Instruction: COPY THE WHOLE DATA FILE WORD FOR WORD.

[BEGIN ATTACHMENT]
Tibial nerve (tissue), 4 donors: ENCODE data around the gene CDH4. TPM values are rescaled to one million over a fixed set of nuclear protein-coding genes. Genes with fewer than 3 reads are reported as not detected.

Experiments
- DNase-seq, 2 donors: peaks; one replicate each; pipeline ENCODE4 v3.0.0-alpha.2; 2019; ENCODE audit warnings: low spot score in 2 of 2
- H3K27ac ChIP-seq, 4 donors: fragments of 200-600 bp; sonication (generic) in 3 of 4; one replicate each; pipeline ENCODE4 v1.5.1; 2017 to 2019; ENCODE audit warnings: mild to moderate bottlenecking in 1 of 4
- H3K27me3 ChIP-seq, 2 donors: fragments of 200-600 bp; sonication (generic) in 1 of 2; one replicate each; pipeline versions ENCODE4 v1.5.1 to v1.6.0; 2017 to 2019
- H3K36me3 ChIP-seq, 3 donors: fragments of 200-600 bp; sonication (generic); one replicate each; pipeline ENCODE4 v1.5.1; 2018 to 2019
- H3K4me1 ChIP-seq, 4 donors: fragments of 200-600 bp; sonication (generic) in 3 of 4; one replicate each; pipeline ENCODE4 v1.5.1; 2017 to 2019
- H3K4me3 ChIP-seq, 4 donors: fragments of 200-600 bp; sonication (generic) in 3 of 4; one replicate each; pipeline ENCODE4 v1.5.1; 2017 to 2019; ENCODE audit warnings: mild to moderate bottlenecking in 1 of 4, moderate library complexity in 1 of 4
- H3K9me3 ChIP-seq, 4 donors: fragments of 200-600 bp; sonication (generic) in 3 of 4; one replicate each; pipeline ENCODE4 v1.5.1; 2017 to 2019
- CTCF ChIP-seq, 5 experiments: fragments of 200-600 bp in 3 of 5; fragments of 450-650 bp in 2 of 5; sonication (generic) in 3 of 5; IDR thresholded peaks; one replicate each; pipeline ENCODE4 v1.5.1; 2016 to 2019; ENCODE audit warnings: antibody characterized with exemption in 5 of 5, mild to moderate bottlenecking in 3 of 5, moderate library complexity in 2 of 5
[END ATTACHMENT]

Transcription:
Tibial nerve (tissue), 4 donors: ENCODE data around the gene CDH4. TPM values are rescaled to one million over a fixed set of nuclear protein-coding genes. Genes with fewer than 3 reads are reported as not detected.

Experiments
- DNase-seq, 2 donors: peaks; one replicate each; pipeline ENCODE4 v3.0.0-alpha.2; 2019; ENCODE audit warnings: low spot score in 2 of 2
- H3K27ac ChIP-seq, 4 donors: fragments of 200-600 bp; sonication (generic) in 3 of 4; one replicate each; pipeline ENCODE4 v1.5.1; 2017 to 2019; ENCODE audit warnings: mild to moderate bottlenecking in 1 of 4
- H3K27me3 ChIP-seq, 2 donors: fragments of 200-600 bp; sonication (generic) in 1 of 2; one replicate each; pipeline versions ENCODE4 v1.5.1 to v1.6.0; 2017 to 2019
- H3K36me3 ChIP-seq, 3 donors: fragments of 200-600 bp; sonication (generic); one replicate each; pipeline ENCODE4 v1.5.1; 2018 to 2019
- H3K4me1 ChIP-seq, 4 donors: fragments of 200-600 bp; sonication (generic) in 3 of 4; one replicate each; pipeline ENCODE4 v1.5.1; 2017 to 2019
- H3K4me3 ChIP-seq, 4 donors: fragments of 200-600 bp; sonication (generic) in 3 of 4; one replicate each; pipeline ENCODE4 v1.5.1; 2017 to 2019; ENCODE audit warnings: mild to moderate bottlenecking in 1 of 4, moderate library complexity in 1 of 4
- H3K9me3 ChIP-seq, 4 donors: fragments of 200-600 bp; sonication (generic) in 3 of 4; one replicate each; pipeline ENCODE4 v1.5.1; 2017 to 2019
- CTCF ChIP-seq, 5 experiments: fragments of 200-600 bp in 3 of 5; fragments of 450-650 bp in 2 of 5; sonication (generic) in 3 of 5; IDR thresholded peaks; one replicate each; pipeline ENCODE4 v1.5.1; 2016 to 2019; ENCODE audit warnings: antibody characterized with exemption in 5 of 5, mild to moderate bottlenecking in 3 of 5, moderate library complexity in 2 of 5